Follow-up about girdle and mcgrigor downtime

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Two events make a trend. Both girdle and mcgrigor had domains constantly restarting domains and both encountered OOM memory conditions at some point. None of the other host servers had domains restarting constantly and we haven't seen OOMs in several years otherwise, so I think preventing excessive domain reboots should avoid the problem.

The xen daemon xend will kill domains that are up for about 10 seconds or less but do not do anything about domains that are up longer than this. xl (the preferred xen toolstack for xen 4) does not do any throttling whatsoever.

In xen it is possible to set the action for what happens if a domain crashes, so we could say to destroy a domain instead of restarting it if it crashes. But we can't make the changes for running domains, and even if we could this wouldn't catch if someone maliciously kept rebooting their server in an attempt to trigger an error.

Yesterday I deployed a daemon that keeps track of whether a domain is restarted too often and destroys it if it does. It also sends us a notification. I hope this will keep similar problems from happening in the future.

As to what exactly triggered the OOM: there are three standard daemons related to xen in CentOS5: xend, xenstored, and xenconsoled. My guess is on girdle the OOM was not a memory leak in xend because xend was killed and the OOM condition was still there. xenconsoled has not been restarted and does not have execessive memory usage. And under certain conditions, many backups can be made of the xenstored database 'tdb' and these are kept in tmpfs, so I think this is the most likely source of the OOM.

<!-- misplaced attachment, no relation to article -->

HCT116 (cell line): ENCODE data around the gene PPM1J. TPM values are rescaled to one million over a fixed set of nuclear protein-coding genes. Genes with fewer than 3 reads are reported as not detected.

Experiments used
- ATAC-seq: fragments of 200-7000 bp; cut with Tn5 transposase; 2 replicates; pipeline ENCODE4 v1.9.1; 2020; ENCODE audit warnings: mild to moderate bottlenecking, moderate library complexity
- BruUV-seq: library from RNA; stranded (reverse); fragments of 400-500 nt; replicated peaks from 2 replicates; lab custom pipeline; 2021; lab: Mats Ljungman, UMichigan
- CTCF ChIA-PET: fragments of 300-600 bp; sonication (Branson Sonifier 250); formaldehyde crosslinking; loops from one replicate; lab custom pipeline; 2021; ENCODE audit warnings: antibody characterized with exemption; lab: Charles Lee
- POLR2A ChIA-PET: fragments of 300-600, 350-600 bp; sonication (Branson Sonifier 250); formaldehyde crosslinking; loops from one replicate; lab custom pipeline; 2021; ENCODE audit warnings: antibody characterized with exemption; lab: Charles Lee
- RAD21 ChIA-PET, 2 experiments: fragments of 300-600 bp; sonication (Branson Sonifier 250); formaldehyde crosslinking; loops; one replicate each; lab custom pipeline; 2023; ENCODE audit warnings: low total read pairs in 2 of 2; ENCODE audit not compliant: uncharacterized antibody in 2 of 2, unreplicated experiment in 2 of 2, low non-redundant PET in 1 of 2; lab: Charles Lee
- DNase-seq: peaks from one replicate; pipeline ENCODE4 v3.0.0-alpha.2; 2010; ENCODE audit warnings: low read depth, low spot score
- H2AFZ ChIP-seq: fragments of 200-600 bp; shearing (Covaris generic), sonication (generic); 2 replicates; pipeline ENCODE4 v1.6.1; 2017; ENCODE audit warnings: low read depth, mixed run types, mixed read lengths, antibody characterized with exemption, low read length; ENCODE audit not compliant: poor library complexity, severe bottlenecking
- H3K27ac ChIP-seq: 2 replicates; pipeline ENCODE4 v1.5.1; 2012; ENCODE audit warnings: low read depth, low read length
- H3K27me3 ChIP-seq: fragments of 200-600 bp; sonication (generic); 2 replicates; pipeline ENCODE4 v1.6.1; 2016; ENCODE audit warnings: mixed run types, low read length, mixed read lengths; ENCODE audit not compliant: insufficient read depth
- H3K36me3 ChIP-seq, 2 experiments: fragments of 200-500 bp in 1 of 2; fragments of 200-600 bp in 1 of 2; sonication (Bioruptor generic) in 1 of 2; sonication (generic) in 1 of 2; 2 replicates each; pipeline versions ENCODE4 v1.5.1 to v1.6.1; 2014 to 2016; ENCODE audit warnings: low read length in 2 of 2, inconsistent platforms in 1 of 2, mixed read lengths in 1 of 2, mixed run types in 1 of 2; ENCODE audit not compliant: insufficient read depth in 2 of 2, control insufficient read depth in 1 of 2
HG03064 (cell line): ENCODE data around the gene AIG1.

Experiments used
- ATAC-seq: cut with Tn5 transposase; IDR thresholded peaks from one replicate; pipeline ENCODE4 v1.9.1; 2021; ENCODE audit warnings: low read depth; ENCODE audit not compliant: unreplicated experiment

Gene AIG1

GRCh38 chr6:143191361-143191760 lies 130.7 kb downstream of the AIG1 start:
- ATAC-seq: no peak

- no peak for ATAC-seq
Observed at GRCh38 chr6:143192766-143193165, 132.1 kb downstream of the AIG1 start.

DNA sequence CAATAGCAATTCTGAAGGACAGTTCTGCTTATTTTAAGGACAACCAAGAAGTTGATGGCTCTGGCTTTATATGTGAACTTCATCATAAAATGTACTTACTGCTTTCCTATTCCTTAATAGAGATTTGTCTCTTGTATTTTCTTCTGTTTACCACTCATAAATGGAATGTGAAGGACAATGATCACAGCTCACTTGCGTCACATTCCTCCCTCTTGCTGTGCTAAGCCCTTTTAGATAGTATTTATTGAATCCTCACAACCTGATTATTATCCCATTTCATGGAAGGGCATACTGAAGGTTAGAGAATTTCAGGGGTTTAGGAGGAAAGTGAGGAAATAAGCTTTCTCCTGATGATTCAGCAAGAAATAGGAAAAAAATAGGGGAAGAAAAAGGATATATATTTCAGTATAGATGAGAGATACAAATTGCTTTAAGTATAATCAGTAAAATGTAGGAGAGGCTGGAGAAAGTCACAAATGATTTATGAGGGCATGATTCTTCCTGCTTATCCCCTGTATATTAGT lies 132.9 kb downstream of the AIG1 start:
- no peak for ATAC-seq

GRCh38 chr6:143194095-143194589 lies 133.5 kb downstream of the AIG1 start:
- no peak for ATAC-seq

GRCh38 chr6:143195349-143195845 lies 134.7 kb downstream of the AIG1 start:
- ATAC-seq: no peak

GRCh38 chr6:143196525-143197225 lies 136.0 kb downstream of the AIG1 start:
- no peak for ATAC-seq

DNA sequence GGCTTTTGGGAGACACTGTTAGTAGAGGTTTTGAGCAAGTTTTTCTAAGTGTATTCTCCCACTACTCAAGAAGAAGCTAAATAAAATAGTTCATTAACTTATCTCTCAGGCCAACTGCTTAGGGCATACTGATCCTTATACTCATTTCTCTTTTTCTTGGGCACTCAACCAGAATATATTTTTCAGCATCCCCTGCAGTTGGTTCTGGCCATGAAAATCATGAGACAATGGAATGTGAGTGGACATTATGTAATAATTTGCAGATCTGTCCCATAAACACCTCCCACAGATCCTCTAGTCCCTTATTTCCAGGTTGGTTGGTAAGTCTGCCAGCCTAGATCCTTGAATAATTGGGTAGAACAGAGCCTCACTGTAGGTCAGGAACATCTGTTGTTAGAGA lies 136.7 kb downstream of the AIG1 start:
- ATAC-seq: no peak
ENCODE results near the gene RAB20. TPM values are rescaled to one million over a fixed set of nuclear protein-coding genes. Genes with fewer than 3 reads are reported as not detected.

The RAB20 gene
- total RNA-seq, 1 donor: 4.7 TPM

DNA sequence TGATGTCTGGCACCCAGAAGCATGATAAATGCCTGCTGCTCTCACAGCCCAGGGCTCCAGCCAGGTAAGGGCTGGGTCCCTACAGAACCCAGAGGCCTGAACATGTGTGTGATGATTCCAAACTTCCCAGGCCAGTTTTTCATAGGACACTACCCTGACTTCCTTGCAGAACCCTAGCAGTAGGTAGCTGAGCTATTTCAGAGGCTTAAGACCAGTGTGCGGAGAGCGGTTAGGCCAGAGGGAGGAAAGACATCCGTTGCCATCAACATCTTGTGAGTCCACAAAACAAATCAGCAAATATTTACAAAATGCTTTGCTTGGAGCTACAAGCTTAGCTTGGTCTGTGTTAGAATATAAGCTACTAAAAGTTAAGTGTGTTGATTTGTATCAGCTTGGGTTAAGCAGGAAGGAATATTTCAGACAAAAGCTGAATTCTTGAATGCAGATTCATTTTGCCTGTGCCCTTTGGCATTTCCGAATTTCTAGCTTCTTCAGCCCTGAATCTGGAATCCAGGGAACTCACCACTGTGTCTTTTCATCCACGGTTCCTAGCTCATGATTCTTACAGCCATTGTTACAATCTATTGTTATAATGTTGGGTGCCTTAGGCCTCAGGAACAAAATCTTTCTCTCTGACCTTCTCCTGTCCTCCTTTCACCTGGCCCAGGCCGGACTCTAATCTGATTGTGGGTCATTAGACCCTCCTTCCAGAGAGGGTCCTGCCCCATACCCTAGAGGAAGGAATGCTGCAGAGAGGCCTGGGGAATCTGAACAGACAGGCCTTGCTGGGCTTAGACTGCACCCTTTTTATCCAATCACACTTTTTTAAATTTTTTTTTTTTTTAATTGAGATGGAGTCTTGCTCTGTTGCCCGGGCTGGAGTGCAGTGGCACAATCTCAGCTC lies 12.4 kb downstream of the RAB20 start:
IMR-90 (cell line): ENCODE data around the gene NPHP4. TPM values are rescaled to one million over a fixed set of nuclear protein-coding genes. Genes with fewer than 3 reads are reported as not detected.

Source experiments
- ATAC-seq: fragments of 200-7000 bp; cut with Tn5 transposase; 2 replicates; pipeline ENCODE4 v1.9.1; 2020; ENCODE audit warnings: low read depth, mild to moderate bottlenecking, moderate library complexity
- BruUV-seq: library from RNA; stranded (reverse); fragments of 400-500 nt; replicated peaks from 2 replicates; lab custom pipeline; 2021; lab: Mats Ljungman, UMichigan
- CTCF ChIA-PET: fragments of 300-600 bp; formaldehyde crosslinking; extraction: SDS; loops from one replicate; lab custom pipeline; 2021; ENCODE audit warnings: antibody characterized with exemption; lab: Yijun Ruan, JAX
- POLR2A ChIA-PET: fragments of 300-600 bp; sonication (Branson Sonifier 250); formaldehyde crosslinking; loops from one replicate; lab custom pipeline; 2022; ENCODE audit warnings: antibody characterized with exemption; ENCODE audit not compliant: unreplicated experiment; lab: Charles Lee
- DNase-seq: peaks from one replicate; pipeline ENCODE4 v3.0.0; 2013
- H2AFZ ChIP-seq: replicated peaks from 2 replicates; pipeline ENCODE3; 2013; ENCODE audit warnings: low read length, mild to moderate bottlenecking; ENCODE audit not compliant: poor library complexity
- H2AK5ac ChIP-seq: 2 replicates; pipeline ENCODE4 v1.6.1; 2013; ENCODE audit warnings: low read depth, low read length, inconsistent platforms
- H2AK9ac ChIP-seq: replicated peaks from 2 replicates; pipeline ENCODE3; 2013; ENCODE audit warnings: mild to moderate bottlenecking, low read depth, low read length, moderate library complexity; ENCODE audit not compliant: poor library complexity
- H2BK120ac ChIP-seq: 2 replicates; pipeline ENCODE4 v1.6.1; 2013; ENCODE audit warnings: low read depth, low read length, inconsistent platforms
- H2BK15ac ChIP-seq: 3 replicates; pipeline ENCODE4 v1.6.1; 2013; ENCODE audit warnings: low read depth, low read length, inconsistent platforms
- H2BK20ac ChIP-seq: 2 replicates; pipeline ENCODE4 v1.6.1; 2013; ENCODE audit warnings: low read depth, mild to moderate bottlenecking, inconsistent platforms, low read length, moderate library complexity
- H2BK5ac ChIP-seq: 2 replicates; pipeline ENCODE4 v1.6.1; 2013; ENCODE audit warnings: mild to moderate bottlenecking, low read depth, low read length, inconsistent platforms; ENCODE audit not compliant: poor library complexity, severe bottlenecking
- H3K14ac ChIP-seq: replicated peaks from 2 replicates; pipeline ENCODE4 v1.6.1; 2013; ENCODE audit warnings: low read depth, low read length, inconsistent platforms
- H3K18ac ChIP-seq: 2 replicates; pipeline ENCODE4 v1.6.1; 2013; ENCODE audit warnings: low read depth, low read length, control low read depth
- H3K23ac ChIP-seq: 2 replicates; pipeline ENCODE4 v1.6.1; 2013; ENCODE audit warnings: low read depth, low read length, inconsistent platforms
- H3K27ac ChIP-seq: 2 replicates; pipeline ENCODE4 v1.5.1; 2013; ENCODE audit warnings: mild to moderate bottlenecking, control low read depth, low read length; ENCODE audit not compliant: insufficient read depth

We should probably exclude xenstored, which can't be restarted, from the OOM killer by using OOM_DISABLE per http://linux-mm.org/OOM_Killer. This is preferable to disabling the OOM killer entirely.

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This page contains a single entry by srn published on June 13, 2015 10:34 AM.

dish is down, we're working on it was the previous entry in this blog.

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